Alleyne v. United States
Annotate this Case
570 U.S. ___ (2013)
Alleyne was convicted using or carrying a firearm in relation to a crime of violence, 18 U.S.C. 924(c)(1)(A), which carries a five-year mandatory minimum sentence. The sentences increases to a seven-year minimum if the firearm is brandished, 924(c)(1)(A)(ii), and to a 10-year minimum if it is discharged, 924(c)(1)(A)(iii). The jury form indicated that Alleyne had “[u]sed or carried a firearm during and in relation to a crime of violence,” but not that the firearm was “[b]randished.” Alleyne objected to a sentencing report recommendation of a seven-year term, arguing that the jury did not find brandishing beyond a reasonable doubt and that raising his mandatory minimum sentence based on a judge’s finding of brandishing would violate his Sixth Amendment right to a jury trial. The district court overruled the objection. The Fourth Circuit affirmed. The Supreme Court vacated and remanded, overruling Harris v. United States, 536 U.S. 545 and applying Apprendi v. New Jersey, 530 U.S. 466. Mandatory minimum sentences increase the penalty for a crime and any fact that increases the mandatory minimum is an "element" that must be submitted to the jury. Defining facts that increase a mandatory minimum as part of the substantive offense enables a defendant to predict the applicable penalty from the face of the indictment and preserves the jury’s role as intermediary between the state and criminal defendants. Because the fact of brandishing aggravates the prescribed range of allowable sentences, it constitutes an element of a separate, aggravated offense that must be found by the jury, regardless of what sentence the defendant might have received had a different range been applicable. The Court noted that its ruling does not mean that any fact that influences judicial discretion must be found by a jury.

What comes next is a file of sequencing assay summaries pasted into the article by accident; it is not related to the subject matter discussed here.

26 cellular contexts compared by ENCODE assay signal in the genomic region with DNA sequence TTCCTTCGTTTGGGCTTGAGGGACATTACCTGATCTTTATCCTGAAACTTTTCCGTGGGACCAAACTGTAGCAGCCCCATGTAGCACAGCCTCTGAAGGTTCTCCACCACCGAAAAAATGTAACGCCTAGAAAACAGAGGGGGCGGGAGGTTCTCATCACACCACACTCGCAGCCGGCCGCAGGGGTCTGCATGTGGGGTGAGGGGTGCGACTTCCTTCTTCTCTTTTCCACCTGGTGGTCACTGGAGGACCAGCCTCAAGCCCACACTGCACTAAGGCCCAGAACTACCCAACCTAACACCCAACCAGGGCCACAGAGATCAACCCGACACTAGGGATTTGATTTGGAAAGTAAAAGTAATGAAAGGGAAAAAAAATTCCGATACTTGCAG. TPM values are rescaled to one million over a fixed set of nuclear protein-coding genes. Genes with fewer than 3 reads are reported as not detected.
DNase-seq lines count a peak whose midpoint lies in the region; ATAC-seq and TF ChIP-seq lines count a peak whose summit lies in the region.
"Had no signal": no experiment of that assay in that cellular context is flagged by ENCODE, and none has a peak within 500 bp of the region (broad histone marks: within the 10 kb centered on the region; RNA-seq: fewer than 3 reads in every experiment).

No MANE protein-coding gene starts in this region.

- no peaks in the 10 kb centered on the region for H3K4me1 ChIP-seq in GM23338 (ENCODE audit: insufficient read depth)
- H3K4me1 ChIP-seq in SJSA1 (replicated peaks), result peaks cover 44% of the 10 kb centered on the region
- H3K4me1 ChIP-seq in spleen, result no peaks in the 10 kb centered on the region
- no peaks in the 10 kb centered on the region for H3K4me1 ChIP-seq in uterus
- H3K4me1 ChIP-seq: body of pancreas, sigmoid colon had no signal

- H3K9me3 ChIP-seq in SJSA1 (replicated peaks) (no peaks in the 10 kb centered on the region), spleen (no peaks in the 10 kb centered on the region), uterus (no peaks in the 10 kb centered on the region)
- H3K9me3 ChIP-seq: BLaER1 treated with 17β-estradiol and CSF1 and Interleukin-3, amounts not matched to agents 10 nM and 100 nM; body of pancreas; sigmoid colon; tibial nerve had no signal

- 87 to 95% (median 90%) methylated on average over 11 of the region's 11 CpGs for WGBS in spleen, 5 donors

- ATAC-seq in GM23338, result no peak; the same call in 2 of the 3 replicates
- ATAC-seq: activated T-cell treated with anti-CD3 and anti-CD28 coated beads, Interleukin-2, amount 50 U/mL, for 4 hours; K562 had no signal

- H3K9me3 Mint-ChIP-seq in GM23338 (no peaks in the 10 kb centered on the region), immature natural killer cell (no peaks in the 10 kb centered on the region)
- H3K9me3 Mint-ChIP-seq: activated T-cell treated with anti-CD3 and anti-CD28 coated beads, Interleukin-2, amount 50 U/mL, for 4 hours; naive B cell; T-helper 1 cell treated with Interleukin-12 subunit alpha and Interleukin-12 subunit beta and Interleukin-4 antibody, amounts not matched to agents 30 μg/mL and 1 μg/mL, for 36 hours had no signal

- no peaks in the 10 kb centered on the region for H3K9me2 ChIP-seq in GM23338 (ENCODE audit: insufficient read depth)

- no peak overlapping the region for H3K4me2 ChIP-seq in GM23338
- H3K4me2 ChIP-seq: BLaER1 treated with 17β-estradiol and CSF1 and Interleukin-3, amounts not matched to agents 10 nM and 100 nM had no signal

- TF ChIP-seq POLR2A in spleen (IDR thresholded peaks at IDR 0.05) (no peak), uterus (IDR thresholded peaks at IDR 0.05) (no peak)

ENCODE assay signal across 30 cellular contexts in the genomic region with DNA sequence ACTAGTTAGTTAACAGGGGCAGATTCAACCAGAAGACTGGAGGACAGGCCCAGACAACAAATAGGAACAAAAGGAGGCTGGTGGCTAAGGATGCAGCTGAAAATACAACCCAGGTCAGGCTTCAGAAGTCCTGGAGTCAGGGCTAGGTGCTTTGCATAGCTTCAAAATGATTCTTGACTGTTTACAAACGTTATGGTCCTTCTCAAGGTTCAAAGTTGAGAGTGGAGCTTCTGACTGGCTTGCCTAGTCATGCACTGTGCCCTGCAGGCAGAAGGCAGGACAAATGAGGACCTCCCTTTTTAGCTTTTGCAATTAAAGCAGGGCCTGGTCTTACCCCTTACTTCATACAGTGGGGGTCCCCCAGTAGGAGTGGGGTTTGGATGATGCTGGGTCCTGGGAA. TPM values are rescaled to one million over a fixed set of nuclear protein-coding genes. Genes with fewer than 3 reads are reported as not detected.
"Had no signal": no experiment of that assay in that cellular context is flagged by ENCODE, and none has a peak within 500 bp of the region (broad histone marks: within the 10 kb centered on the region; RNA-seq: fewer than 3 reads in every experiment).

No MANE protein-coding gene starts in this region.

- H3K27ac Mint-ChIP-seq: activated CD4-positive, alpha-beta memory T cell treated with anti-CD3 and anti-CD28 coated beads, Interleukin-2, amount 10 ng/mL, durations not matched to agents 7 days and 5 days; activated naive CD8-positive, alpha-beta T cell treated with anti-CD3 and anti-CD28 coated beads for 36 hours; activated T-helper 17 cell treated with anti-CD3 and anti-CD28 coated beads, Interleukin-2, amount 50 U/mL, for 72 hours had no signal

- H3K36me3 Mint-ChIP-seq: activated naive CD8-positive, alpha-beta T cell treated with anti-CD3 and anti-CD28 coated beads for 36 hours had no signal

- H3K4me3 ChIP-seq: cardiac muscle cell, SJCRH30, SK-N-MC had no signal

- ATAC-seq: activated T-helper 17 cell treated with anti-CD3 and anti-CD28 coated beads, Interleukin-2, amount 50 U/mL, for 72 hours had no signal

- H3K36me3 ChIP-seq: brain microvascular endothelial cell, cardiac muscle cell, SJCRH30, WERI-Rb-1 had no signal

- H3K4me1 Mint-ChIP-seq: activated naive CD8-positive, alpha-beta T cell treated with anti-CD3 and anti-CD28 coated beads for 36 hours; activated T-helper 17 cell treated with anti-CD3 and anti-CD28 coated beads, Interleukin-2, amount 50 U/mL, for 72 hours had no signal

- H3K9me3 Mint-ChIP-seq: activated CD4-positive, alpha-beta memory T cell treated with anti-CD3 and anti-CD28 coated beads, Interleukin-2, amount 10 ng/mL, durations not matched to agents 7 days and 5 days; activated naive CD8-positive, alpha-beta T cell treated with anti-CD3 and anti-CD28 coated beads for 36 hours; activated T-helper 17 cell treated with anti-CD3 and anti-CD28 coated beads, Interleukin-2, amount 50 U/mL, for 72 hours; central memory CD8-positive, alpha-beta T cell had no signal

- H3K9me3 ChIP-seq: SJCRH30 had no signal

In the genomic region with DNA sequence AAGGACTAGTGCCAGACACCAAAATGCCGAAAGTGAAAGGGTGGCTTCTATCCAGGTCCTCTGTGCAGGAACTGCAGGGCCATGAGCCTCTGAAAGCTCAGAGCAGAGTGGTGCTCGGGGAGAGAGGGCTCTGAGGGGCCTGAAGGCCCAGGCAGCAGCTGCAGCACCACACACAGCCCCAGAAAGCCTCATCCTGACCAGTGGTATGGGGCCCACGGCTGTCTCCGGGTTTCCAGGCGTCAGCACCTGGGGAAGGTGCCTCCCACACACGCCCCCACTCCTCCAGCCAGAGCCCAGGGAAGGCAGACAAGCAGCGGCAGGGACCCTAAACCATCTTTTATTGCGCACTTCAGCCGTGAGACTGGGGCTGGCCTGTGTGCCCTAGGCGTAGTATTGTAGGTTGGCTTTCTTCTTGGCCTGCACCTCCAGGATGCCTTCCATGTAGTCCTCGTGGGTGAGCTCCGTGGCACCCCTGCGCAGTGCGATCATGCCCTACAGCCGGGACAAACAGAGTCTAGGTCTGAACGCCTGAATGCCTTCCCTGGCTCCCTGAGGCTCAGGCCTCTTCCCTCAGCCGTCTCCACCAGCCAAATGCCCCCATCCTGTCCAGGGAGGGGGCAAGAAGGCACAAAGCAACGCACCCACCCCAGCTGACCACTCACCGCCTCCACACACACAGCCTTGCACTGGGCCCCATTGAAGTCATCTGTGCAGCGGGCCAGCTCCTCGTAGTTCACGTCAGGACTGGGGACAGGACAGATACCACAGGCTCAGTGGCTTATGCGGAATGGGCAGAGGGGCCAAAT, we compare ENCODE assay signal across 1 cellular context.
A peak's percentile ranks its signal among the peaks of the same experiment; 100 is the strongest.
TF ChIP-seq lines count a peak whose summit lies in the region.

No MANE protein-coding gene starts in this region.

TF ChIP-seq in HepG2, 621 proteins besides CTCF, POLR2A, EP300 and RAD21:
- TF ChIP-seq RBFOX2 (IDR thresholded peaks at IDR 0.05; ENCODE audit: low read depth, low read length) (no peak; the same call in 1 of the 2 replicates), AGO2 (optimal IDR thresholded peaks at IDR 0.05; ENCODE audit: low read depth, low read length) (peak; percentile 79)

- Syllabus |
- Opinion (Clarence Thomas) |
- Concurrence (Sonia Sotomayor) |
- Concurrence (Stephen G. Breyer) |
- Dissent (Anthony M. Kennedy) |
- Dissent (Samuel A. Alito, Jr.)
NOTE: Where it is feasible, a syllabus (headnote) will be released, as is being done in connection with this case, at the time the opinion is issued. The syllabus constitutes no part of the opinion of the Court but has been prepared by the Reporter of Decisions for the convenience of the reader. See United States v. Detroit Timber & Lumber Co., 200 U. S. 321 .
SUPREME COURT OF THE UNITED STATES
ALLEYNE v. UNITED STATES
certiorari to the united states court of appeals for the fourth circuit
No. 11–9335. Argued January 14, 2013—Decided June 17, 2013
Petitioner Alleyne was charged, as relevant here, with using or carrying a firearm in relation to a crime of violence, 18 U. S. C. §924(c)(1)(A), which carries a 5-year mandatory minimum sentence, §924(c)(1)(A)(i), that increases to a 7-year minimum “if the firearm is brandished,” §924(c)(1)(A)(ii), and to a 10-year minimum “if the firearm is discharged,” §924(c)(1)(A)(iii). In convicting Alleyne, the jury form indicated that he had “[u]sed or carried a firearm during and in relation to a crime of violence,” but not that the firearm was “[b]randished.” When the presentence report recommended a 7-year sentence on the §924(c) count, Alleyne objected, arguing that the verdict form clearly indicated that the jury did not find brandishing beyond a reasonable doubt and that raising his mandatory minimum sentence based on a sentencing judge’s finding of brandishing would violate his Sixth Amendment right to a jury trial. The District Court overruled his objection, relying on this Court’s holding in Harris v. United States, 536 U. S. 545 , that judicial factfinding that increases the mandatory minimum sentence for a crime is permissible under the Sixth Amendment. The Fourth Circuit affirmed, agreeing that Alleyne’s objection was foreclosed by Harris.